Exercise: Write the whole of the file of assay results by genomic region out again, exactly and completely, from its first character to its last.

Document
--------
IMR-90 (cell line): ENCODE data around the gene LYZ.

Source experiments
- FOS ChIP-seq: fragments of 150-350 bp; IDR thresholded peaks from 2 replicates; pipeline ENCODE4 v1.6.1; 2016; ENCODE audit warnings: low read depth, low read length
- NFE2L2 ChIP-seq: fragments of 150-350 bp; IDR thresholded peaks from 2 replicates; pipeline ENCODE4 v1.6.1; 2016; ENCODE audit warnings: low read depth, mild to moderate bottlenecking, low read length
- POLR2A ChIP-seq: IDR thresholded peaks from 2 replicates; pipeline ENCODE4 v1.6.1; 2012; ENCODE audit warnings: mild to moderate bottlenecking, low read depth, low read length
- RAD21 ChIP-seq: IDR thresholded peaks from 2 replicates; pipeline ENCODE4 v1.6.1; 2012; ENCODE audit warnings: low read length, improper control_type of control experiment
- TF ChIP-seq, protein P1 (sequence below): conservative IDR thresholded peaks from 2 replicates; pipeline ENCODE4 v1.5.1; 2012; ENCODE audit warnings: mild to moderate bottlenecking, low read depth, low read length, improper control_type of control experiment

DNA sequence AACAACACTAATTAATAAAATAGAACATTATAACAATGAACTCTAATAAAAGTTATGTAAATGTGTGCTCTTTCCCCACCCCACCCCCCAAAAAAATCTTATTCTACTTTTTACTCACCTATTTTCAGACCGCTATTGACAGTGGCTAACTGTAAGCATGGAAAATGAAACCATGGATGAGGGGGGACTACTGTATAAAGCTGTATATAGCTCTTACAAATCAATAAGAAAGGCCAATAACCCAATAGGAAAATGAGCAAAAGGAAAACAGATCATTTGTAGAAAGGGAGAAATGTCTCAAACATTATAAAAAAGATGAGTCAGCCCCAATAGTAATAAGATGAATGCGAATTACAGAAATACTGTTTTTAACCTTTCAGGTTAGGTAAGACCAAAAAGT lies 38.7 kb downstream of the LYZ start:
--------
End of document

IMR-90 (cell line): ENCODE data around the gene LYZ.

Source experiments
- FOS ChIP-seq: fragments of 150-350 bp; IDR thresholded peaks from 2 replicates; pipeline ENCODE4 v1.6.1; 2016; ENCODE audit warnings: low read depth, low read length
- NFE2L2 ChIP-seq: fragments of 150-350 bp; IDR thresholded peaks from 2 replicates; pipeline ENCODE4 v1.6.1; 2016; ENCODE audit warnings: low read depth, mild to moderate bottlenecking, low read length
- POLR2A ChIP-seq: IDR thresholded peaks from 2 replicates; pipeline ENCODE4 v1.6.1; 2012; ENCODE audit warnings: mild to moderate bottlenecking, low read depth, low read length
- RAD21 ChIP-seq: IDR thresholded peaks from 2 replicates; pipeline ENCODE4 v1.6.1; 2012; ENCODE audit warnings: low read length, improper control_type of control experiment
- TF ChIP-seq, protein P1 (sequence below): conservative IDR thresholded peaks from 2 replicates; pipeline ENCODE4 v1.5.1; 2012; ENCODE audit warnings: mild to moderate bottlenecking, low read depth, low read length, improper control_type of control experiment

DNA sequence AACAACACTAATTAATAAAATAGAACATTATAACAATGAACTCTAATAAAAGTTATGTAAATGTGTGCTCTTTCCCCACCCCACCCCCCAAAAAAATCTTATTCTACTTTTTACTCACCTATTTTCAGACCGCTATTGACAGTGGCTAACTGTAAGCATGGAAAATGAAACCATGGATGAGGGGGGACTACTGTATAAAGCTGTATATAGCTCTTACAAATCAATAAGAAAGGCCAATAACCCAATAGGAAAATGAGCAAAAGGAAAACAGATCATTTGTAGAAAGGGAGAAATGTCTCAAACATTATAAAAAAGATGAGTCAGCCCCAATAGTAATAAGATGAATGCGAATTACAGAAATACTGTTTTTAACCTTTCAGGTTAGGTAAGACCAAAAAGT lies 38.7 kb downstream of the LYZ start: